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These users thanked the author Frank Ford for the post (total 2): Kbore (Mon Feb 04, 2019 8:45 am) • Smylight (Sun Feb 03, 2019 1:09 pm)
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PostPosted: Sun Feb 03, 2019 12:56 pm 
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I was taught to use chalk on my files to help keep the teeth from clogging. Wax might have it's uses for files but I've not tried it. like Frank said, wax for saw blades and beeswax for wood screws.

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These users thanked the author SteveSmith for the post: Smylight (Sun Feb 03, 2019 1:09 pm)
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PostPosted: Sun Feb 03, 2019 1:15 pm 
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Cocobolo
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Frank Ford wrote:
For me:

No wax on files - I clean the teeth by pushing the chips out sideways with hardwood block as needed.

An old candle (paraffin) for saw blades because it doesn't stick and adhere wood chips.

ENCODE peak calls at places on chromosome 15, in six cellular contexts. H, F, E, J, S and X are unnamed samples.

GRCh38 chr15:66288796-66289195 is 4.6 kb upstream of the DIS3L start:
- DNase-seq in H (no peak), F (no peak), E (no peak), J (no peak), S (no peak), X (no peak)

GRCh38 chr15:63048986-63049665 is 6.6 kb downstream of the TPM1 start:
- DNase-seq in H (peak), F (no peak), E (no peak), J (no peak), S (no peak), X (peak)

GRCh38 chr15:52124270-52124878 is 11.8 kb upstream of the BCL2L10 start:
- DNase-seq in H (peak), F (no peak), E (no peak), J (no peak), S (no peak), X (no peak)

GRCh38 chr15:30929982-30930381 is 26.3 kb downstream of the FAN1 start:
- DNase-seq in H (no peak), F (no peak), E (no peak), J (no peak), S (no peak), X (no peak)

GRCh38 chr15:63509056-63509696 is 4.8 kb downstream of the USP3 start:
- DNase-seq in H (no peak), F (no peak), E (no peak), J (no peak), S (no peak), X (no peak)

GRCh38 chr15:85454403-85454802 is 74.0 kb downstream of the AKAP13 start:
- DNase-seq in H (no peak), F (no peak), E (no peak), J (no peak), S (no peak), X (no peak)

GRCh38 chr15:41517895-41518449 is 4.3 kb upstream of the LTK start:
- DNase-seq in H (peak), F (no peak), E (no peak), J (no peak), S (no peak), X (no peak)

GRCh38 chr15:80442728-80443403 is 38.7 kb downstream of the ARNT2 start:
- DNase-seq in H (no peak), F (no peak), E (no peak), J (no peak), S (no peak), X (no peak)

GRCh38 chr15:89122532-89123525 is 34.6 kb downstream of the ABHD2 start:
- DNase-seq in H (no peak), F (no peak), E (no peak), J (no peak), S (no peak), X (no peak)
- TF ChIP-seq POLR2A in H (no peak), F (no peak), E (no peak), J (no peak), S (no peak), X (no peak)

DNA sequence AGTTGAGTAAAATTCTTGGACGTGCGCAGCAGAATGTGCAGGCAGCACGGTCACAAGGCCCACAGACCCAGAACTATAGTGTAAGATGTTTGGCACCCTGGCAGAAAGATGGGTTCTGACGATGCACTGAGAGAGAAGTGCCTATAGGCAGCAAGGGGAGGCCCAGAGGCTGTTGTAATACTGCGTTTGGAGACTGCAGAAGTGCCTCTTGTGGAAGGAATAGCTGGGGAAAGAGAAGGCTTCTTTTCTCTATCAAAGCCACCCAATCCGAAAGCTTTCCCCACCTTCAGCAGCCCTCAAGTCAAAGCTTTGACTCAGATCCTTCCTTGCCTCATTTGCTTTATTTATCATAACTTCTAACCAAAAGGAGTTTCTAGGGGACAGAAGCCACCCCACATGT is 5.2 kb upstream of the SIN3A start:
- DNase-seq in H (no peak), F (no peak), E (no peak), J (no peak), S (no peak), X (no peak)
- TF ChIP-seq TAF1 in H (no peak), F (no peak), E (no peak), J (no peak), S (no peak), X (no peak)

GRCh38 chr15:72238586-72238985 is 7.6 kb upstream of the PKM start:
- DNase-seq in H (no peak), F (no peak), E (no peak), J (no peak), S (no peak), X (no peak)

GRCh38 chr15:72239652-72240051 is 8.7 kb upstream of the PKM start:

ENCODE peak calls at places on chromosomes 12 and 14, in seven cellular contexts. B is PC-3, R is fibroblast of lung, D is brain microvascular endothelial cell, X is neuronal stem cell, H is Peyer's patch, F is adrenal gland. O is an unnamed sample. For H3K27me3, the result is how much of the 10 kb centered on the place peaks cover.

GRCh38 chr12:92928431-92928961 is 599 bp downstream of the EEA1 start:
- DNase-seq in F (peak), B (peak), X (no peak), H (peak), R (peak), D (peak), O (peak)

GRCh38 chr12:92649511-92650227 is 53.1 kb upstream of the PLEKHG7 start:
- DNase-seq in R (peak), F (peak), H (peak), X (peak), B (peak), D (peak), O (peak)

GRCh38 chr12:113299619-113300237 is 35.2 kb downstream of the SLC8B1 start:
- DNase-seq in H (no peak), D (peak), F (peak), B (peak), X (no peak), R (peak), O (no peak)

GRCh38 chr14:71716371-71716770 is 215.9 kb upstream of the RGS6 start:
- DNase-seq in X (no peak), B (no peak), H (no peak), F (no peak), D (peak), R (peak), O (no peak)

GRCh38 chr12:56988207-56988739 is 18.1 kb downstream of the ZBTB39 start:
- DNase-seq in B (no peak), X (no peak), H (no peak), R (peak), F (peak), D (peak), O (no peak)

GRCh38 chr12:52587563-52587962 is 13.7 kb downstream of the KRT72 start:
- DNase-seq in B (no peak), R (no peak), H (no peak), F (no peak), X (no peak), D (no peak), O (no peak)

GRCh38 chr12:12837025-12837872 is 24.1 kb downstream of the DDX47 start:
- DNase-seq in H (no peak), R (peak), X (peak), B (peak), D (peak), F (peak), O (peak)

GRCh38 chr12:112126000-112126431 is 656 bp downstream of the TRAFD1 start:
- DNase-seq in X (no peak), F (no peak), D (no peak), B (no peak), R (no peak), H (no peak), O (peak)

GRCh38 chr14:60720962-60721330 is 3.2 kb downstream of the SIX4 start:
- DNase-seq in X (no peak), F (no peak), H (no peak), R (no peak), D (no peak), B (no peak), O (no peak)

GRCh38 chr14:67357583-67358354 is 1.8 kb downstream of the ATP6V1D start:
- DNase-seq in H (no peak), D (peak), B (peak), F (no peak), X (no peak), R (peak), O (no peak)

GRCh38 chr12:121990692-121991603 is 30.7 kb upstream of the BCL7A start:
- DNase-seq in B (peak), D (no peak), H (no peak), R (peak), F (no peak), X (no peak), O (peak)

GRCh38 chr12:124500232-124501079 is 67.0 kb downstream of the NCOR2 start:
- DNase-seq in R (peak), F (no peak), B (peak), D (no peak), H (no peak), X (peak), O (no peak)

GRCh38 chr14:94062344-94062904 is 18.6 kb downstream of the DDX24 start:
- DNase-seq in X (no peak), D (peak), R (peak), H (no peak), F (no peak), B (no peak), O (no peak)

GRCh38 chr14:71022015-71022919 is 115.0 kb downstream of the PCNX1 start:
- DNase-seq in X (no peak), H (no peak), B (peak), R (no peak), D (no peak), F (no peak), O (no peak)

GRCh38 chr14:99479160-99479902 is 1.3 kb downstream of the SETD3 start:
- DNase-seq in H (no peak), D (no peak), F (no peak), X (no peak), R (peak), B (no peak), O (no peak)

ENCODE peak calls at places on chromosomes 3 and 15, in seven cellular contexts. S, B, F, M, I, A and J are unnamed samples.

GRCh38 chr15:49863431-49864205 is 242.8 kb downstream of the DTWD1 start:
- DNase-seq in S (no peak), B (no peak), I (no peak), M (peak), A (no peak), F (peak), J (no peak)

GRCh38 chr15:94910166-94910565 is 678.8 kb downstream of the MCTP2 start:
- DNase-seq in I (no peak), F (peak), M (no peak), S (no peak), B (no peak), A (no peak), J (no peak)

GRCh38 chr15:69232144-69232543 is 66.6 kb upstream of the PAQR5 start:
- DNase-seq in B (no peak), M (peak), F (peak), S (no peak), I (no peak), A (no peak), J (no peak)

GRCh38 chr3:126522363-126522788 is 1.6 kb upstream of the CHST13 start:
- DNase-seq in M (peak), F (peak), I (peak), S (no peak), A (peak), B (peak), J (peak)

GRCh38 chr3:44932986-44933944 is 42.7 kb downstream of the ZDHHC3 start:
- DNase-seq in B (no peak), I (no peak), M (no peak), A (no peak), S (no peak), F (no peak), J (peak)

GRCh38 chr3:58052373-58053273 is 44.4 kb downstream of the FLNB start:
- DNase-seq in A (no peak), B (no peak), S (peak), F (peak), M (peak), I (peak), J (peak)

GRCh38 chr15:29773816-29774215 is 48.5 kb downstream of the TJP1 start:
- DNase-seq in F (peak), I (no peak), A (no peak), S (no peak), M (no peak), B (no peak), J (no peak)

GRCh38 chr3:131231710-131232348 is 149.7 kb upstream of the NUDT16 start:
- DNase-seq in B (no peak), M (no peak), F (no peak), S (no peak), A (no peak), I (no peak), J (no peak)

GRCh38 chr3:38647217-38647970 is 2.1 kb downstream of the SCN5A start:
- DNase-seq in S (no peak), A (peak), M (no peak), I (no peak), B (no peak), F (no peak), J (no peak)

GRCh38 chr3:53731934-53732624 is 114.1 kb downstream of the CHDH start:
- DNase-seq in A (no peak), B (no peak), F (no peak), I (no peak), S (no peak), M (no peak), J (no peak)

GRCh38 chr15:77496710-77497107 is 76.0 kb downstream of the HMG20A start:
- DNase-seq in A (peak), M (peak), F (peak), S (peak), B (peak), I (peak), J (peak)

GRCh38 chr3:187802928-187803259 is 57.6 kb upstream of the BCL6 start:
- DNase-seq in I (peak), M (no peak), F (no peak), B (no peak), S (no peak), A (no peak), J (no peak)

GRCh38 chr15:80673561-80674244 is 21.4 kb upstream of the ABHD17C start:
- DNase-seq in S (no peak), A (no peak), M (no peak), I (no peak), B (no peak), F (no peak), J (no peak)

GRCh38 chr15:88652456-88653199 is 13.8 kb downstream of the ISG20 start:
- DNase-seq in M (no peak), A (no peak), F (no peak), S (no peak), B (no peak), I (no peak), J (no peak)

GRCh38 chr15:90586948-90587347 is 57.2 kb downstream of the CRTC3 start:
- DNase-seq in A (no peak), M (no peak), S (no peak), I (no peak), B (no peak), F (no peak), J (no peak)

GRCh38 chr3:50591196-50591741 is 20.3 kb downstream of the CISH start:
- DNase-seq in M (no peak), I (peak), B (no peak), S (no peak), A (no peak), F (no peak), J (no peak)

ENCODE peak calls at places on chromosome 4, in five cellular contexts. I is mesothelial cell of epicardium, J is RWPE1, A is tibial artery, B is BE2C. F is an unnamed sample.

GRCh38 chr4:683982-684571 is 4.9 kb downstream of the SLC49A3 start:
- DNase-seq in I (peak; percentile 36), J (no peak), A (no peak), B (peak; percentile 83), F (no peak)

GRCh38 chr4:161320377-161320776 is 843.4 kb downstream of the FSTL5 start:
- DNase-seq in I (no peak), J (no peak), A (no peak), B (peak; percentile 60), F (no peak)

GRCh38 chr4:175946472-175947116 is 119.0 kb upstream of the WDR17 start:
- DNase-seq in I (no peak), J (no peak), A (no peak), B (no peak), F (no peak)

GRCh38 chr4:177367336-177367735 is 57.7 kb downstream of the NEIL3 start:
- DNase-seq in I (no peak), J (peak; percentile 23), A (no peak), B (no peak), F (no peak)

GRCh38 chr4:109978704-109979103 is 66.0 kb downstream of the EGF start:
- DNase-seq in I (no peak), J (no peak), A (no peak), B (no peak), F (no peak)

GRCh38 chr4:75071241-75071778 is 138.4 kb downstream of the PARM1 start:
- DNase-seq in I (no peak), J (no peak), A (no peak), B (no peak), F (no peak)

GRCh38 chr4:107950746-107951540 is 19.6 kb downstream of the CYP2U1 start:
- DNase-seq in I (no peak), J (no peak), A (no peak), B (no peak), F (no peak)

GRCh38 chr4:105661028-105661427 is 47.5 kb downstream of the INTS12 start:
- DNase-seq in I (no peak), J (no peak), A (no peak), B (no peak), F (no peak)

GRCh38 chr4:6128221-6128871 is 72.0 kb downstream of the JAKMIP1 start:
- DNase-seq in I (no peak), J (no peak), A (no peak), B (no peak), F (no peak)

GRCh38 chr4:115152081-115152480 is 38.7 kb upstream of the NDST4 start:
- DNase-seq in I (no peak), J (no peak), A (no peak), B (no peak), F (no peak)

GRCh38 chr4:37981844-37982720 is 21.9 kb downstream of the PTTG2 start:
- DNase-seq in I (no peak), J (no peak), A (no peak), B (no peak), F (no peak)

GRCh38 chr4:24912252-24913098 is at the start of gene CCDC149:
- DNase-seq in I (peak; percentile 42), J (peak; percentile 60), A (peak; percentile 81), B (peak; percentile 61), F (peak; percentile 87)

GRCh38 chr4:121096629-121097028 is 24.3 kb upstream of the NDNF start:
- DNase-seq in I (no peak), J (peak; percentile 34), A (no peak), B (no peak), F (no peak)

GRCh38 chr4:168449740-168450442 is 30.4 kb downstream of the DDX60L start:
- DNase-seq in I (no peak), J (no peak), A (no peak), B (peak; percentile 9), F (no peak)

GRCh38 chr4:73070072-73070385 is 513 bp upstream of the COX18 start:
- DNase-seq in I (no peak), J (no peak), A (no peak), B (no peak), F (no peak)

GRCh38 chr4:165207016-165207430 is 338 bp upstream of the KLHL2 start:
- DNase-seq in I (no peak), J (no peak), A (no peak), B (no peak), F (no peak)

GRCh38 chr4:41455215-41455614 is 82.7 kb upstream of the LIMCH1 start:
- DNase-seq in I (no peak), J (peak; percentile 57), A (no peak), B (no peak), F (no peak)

Beeswax for screws because it DOES stick to the screw. . .


Thanks Frank. I was asking about files used on frets rather than on wood. Does your tip with the hardwood block apply to that use? You're not using a file card (brass brush) to clean those?


Pierre
www.torvisse.com


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PostPosted: Sun Feb 03, 2019 1:15 pm 
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SteveSmith wrote:
I was taught to use chalk on my files to help keep the teeth from clogging. Wax might have it's uses for files but I've not tried it. like Frank said, wax for saw blades and beeswax for wood screws.


Definitely got to try chalk on mine...